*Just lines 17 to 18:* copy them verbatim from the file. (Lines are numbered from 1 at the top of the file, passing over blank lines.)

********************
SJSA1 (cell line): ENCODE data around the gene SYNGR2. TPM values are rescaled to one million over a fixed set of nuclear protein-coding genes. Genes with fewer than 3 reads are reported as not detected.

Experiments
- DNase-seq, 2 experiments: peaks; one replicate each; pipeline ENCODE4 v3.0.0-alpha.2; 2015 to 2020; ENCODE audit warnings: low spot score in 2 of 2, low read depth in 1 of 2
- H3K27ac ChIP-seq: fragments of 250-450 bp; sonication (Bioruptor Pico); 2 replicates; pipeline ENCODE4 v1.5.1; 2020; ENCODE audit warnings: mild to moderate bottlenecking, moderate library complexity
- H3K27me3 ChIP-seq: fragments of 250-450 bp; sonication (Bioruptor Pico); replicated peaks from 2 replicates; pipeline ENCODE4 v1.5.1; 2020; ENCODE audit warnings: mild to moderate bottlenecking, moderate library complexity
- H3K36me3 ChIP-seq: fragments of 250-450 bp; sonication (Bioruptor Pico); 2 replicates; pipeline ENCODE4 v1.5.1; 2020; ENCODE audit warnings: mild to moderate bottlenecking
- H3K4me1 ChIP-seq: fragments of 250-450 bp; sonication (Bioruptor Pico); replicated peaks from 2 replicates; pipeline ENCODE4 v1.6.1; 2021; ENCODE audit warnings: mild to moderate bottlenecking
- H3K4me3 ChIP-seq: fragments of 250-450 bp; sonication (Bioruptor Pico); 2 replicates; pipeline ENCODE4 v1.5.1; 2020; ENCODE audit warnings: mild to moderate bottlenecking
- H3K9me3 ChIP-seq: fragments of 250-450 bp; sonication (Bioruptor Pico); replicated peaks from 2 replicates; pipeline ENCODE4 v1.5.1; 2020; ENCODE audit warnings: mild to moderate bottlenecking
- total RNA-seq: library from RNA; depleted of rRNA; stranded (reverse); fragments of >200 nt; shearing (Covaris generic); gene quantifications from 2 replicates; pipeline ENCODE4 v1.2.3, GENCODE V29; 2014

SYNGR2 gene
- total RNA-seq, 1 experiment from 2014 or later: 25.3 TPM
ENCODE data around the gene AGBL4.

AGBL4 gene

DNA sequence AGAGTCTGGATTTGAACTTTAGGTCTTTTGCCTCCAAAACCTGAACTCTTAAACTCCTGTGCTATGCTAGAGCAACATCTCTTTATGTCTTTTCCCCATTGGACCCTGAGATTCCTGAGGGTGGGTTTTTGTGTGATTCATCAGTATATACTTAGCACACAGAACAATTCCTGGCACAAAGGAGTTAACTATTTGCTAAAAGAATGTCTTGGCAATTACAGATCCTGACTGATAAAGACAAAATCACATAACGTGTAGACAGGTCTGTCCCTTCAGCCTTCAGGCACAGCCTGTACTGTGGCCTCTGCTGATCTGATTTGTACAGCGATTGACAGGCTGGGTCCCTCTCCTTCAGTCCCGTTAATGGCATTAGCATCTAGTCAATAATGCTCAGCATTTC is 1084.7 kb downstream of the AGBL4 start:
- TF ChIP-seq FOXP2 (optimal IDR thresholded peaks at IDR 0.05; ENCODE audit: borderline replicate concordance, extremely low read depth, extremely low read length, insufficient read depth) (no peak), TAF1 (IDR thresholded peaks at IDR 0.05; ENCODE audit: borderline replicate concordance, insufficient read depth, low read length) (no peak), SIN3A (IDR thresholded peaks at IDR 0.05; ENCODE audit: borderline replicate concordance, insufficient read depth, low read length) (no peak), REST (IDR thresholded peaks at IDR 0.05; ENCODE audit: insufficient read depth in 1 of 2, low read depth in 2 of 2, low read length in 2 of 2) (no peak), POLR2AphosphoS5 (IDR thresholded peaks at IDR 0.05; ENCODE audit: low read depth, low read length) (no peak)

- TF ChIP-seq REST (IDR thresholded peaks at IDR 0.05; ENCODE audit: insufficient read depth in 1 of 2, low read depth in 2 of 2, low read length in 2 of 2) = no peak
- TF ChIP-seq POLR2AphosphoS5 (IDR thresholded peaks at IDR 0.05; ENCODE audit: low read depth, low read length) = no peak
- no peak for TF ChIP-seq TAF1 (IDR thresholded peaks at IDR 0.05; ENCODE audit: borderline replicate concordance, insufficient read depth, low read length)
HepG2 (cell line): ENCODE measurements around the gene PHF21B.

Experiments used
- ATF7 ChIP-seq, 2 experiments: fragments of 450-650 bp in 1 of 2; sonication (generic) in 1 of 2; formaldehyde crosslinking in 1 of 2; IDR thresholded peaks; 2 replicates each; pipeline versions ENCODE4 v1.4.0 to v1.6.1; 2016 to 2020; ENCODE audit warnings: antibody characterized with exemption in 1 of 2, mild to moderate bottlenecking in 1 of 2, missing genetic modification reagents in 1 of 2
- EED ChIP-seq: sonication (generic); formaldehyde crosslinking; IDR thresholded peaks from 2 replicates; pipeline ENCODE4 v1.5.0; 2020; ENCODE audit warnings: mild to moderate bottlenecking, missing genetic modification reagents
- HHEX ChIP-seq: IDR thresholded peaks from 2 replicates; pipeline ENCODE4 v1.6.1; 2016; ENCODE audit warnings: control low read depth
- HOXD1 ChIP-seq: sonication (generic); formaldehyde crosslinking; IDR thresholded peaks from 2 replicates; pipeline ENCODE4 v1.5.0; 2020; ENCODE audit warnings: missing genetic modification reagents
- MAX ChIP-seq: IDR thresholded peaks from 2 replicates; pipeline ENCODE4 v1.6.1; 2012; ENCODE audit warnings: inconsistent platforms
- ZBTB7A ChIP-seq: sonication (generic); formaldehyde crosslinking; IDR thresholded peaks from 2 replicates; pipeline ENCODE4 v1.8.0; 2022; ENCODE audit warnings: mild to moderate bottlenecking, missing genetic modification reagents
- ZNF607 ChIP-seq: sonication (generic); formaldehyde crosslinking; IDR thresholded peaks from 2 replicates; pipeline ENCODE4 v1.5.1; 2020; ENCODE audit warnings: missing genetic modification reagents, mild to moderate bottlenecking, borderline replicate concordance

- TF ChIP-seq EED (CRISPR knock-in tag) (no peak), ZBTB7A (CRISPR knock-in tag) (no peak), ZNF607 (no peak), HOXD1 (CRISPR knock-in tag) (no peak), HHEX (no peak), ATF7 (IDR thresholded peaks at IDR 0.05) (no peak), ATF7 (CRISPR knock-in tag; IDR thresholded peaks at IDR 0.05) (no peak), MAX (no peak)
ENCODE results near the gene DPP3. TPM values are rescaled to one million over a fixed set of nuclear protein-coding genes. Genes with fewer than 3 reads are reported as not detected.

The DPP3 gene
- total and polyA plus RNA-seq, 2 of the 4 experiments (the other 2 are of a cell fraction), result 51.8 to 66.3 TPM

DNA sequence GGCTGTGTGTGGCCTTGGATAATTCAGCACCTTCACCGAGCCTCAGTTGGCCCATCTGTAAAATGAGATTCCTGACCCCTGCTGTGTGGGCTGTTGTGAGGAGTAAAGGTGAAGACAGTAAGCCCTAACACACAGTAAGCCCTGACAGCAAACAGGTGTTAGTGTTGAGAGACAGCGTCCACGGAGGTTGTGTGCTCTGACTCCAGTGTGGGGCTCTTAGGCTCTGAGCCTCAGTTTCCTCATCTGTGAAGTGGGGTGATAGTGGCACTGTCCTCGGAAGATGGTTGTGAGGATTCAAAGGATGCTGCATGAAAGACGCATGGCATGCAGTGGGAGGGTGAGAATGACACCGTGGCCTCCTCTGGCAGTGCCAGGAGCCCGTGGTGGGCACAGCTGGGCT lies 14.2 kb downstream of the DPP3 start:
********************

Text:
- TF ChIP-seq REST (IDR thresholded peaks at IDR 0.05; ENCODE audit: insufficient read depth in 1 of 2, low read depth in 2 of 2, low read length in 2 of 2) = no peak
- TF ChIP-seq POLR2AphosphoS5 (IDR thresholded peaks at IDR 0.05; ENCODE audit: low read depth, low read length) = no peak